Right to the Point of Arrowhead

I like newbie bands. I like bands who come out of nowhere, release their own stuff and play music because they love to do it. That’s how the genre grows. I don’t get nearly as psyched about some band putting out their eighth record in 12 years, who haven’t done anything to change their sound for half their career and are just pumping out formulaic songs, as I do about getting a hold of a new demo from a group I’ve never heard before, whose approach is still growing, who maybe haven’t even figured out how they want to sound yet. That’s exciting, because you don’t know what’s going to happen. A song could go anywhere, and even if it doesn’t most of the time, giving it a shot is usually worth the gamble.

In the case of Sydney, Australia’s Arrowhead, who are a novelty right off the bat because of their locale, a self-titled, self-released demo EP is their first excursion into recording. The band formed in 2008, and the four tracks on the CD are over in just under 16 minutes (and all streaming on the Arrowhead MySpace), with few extra frills or niceties. To cap their sound in a word, I’d probably choose “Dozer,” but it’s clear from listening to “Mayflower,” “Edge of the Earth,” “Sorceress” and “Liquid in Motion” that the trio are still finding their way. The closer takes Kyuss’ “One Inch Man” guitar rhythm to a spacier, semi-psych space, while “Mayflower” and “Sorceress” provide straight-ahead riff and roll for those who can’t get enough of it. On “Edge of the Earth,” they get a little heavier (a little more new Dozer than old Dozer, if you catch my meaning), and that track proves to be the highlight of Arrowhead, even if the vocals are a bit high in the mix and cut through probably more than they should.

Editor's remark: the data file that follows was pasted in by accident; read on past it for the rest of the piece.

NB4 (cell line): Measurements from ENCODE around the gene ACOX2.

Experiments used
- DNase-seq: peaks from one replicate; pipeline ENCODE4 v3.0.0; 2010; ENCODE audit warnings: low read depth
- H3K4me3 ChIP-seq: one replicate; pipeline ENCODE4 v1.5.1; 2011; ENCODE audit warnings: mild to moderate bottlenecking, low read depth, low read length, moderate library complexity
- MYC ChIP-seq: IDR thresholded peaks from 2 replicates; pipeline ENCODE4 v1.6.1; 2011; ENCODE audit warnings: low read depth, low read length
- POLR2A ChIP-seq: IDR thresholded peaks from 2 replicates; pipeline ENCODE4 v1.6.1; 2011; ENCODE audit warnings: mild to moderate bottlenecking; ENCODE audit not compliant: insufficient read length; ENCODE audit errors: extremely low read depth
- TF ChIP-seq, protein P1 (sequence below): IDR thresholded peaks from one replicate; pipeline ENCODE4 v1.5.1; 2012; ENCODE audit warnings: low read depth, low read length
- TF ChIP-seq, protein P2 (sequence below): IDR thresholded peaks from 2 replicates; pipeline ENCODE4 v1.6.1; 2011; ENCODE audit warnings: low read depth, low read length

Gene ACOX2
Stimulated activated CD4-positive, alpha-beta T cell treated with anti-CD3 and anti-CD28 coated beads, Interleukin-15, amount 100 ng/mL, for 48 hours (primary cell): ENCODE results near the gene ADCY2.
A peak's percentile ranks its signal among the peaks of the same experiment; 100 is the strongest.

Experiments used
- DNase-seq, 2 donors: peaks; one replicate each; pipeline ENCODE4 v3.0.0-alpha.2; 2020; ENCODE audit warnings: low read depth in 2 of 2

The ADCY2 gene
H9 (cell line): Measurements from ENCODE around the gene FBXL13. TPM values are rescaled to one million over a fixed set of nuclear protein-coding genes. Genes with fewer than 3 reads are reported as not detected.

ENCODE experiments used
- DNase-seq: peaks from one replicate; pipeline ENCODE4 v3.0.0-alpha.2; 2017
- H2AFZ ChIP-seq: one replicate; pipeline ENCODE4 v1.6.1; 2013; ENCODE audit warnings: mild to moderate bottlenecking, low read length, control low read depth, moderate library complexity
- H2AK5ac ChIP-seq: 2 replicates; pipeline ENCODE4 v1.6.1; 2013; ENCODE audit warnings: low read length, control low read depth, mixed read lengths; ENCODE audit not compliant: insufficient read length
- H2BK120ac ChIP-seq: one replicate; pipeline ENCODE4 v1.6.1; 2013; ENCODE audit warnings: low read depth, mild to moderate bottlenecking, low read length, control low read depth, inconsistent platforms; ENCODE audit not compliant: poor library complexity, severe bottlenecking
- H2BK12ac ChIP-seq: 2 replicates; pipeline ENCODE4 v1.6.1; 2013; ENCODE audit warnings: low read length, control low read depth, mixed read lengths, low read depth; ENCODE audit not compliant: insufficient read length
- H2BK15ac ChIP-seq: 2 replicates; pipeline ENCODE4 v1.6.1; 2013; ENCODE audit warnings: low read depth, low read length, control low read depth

Those vocals come courtesy of guitarist Brett Pearl, who does justice to Fredrik Nordin’s higher register while at the same time working in a middle range similar to John Garcia’s speaking voice. Joined in the band by bassist Dave Lopez and drummer Matt Cramp, Pearl’s riffing leads the way through the quick jaunt, and it’s all over before things can get too old or trite-sounding. I doubt anyone would accuse Arrowhead of breaking new ground for stoner rock, but neither are they so redundant as to be offensive. There’s a decent amount of metal in Pearl’s Orange-hued tone, and Lopez and Cramp prove capable of keeping up with him. “Mayflower” will feel immediately familiar to those more experienced with the genre, and it’s the kind of track whose changes can be called out even on the first listen — four of this, change, four of that, change — but such a show of straightforward songwriting acumen I’m not about to hold against them.

The bottom line is that Arrowhead are worth checking out if you haven’t yet, and whether or not you choose to purchase the EP (for sale through the band) will depend entirely on the level of originality you require from the release. If you’re thinking this is going to be Blues for the Red Sun, adjust your expectations, but for those with a more realistic attitude and the desire to hear a new band starting out gain a catchy foothold on an already well-established sound, Arrowhead comes out just right.

Arrowhead on MySpace

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